If the person or business you're trying to sue for your slip and fall injuries (i.e. the property owner or some other negligent party) leaves the state before you can get your lawsuit filed, your state's laws might dictate that the running of the statute of limitations "clock" be paused during this time of absence. It can be pretty hard to establish the defendant's absence, so don't count on this rule applying in your case until you've spoken with a lawyer in your state about your particular situation.

When the Injured Person Was a Minor or Was Legally Incapacitated

In most states, if the person injured in the slip and fall was a minor, the statute of limitations "clock" won't start running until they turn 18. So, if your state has a three-year statute of limitations for personal injury lawsuits, a minor who had a slip and fall in that state would likely have until their twenty-first birthday to get a lawsuit filed.

The same often goes for someone who was legally incapacitated or incompetent (in the eyes of the state's law) at the the time of the slip and fall. In most states, this kind of incapacity will delay the running of the statute of limitations "clock," until the injured person's capacity is restored, or until their legal interests can be adequately represented. Again, it's important to understand what your state's laws have to say here.

The "Discovery" Rule and the Statute of Limitations

The "discovery" rule can effectively extend the statute of limitations filing deadline in situations where the injured person didn't know right away about either:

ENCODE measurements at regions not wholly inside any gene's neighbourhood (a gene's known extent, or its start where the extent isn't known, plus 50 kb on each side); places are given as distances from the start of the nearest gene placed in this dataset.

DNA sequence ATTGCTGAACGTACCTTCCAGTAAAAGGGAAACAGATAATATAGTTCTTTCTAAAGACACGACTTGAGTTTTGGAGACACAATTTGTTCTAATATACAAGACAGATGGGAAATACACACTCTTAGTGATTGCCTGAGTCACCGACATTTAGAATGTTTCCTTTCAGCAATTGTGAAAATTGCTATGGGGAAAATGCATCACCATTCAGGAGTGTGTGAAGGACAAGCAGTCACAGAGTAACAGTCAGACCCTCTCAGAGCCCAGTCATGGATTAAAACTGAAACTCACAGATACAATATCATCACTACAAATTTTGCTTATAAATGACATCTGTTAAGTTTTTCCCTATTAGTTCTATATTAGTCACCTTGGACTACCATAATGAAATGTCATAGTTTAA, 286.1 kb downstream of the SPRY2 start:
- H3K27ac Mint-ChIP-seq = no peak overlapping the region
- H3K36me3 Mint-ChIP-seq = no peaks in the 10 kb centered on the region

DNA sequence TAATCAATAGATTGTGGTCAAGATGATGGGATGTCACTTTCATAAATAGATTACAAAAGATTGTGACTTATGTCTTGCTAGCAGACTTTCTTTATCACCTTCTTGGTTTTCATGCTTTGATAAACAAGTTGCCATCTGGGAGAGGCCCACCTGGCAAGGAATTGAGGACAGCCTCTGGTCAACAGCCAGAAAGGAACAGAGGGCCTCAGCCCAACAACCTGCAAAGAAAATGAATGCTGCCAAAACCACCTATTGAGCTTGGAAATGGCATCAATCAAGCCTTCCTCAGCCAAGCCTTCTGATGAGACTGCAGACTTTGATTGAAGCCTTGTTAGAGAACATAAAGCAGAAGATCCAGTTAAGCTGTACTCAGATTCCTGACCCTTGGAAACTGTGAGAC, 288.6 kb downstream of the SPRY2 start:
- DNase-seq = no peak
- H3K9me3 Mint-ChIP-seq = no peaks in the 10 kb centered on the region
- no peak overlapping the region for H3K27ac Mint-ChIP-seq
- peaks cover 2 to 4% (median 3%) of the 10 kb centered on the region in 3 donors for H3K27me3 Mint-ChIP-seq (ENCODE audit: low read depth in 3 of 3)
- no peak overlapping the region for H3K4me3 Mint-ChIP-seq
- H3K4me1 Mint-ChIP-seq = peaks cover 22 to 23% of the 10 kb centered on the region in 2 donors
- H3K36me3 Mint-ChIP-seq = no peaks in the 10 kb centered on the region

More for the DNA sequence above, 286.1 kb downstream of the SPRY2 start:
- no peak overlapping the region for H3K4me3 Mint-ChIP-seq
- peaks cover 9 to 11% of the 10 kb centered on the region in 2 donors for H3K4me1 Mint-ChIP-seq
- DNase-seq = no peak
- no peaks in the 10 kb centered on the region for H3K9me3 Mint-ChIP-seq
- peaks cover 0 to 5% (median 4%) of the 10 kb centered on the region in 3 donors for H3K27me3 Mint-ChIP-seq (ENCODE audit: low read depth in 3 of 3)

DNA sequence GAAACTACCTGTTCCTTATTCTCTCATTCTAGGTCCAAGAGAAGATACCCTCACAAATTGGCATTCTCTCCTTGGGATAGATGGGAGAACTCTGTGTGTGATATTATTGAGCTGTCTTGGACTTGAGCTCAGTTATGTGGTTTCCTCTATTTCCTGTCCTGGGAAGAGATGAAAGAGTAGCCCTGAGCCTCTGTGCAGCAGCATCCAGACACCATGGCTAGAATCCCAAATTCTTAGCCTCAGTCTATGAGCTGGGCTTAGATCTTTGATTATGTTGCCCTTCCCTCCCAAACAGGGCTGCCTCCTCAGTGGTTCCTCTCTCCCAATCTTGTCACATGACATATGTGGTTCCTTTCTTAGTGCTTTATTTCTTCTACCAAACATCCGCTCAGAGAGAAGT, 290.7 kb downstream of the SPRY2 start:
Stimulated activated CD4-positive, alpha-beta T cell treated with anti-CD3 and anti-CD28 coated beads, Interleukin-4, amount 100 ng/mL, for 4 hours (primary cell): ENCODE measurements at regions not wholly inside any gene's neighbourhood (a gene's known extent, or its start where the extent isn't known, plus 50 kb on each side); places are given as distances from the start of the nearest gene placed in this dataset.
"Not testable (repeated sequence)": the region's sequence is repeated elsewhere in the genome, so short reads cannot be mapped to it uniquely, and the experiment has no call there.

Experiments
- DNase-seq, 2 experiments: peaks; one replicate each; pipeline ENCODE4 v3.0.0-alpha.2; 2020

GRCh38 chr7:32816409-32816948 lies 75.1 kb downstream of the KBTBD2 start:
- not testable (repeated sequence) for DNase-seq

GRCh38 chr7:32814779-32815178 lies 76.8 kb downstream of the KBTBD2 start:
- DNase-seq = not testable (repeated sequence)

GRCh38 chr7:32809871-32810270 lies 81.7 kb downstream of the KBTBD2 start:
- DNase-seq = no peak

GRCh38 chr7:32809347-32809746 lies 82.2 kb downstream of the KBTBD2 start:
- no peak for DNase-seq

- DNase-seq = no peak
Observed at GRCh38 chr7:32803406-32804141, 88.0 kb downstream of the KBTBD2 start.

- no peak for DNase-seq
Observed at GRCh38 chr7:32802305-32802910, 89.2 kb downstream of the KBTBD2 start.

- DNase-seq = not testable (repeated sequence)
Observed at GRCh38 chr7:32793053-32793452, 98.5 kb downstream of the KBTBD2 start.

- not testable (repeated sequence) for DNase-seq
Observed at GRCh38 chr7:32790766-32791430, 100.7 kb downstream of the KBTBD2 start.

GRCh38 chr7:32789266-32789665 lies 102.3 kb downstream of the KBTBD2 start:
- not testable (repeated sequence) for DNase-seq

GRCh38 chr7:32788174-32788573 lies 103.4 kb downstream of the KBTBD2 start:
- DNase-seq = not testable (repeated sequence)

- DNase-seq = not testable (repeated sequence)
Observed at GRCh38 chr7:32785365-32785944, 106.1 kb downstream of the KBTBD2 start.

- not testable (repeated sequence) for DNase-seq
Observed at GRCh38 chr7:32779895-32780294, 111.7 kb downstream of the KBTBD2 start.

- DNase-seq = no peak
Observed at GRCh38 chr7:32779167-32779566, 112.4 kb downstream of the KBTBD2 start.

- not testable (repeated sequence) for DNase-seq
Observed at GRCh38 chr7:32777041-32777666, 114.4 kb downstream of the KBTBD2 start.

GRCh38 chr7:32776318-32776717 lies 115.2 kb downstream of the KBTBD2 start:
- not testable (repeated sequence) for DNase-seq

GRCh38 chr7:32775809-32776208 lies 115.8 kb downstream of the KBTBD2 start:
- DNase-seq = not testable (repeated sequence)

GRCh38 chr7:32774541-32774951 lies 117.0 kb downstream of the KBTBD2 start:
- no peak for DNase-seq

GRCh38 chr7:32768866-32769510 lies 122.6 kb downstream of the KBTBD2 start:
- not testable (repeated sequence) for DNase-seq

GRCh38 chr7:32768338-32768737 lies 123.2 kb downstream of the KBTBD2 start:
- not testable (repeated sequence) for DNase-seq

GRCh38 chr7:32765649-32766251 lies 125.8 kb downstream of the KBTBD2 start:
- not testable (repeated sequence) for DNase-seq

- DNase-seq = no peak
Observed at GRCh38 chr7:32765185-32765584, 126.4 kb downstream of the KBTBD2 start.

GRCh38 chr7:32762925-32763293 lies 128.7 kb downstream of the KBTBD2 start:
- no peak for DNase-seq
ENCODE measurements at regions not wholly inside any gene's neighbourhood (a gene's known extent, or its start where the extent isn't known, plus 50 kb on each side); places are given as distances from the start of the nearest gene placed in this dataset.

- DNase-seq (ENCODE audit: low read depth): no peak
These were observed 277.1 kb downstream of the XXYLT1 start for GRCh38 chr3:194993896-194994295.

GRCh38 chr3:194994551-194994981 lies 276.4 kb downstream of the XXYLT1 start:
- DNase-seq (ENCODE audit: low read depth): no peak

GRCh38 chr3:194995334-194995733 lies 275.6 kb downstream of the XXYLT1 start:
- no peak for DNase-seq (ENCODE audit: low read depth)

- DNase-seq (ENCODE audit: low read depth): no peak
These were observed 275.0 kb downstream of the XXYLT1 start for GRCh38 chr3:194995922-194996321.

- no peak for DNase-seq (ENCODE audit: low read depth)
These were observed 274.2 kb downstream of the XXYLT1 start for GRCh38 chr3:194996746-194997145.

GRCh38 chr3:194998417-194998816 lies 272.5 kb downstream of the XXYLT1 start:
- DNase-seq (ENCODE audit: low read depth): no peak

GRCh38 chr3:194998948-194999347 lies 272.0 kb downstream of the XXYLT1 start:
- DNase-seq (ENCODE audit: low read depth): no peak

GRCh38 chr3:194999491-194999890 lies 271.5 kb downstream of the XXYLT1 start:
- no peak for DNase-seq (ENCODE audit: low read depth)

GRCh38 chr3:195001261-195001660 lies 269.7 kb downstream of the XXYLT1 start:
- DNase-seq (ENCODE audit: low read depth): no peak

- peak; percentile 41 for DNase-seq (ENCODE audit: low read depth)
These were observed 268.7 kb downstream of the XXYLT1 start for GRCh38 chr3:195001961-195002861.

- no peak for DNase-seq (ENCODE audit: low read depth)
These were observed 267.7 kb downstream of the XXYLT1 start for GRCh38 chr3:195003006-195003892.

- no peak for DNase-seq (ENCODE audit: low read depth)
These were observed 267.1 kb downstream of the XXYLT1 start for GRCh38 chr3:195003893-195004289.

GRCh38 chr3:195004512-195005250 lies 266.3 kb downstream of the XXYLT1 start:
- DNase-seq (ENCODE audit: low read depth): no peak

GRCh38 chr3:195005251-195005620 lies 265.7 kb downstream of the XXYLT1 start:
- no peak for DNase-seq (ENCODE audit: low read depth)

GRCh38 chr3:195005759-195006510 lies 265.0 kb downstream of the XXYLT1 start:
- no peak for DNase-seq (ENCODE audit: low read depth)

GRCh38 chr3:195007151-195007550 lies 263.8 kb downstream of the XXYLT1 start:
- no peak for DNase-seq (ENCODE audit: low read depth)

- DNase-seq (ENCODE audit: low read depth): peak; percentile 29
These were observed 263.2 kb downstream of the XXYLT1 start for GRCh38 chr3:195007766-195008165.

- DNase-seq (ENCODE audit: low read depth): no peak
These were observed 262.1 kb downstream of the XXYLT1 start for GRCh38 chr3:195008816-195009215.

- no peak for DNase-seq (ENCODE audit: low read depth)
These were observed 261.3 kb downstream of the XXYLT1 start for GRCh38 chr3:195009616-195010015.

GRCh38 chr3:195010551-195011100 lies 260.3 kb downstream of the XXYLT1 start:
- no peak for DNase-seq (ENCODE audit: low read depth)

• their injury, or
  • the fact that the defendant's action (or inaction) may have caused the injury.

This would be a pretty rare situation in a slip and fall case, since the injury and its cause are typically pretty obvious. But some symptoms of injury can be late-appearing (which is why it's important to seek medical treatment right away after an injury). So it's possible that there might be a few weeks or even a few months between the fall and your discovery of your injuries. If the lapse between injury and treatment ends up being crucial to whether you've complied with the statute of limitations:

  • you (and your lawyer) would argue that the statute of limitations "clock" shouldn't have started running until the day you went to the doctor and learned you were injured, and
  • the defendant will likely argue that you should have received a full medical examination right away, so the statute of limitations clock started on the date of the accident.

At this point, exactly when the statute of limitations clock started running becomes an issue for the court to resolve, after hearing arguments from both sides.

What's Next After a Slip and Fall?

Understanding the statute of limitations for your potential slip and fall lawsuit is important, but it's only one piece of the puzzle. Most personal injury cases settle after all, and that includes slip and fall claims, especially when there's insurance coverage that applies to the accident. Learn more about:

If you're looking for more than just information after a slip and fall, it might make sense to reach out to a personal injury attorney, who can consider the specifics of your potential case and explain your options. Learn more about how an attorney can help after an accident or injury, and get tips on finding the right personal injury lawyer for you and your case.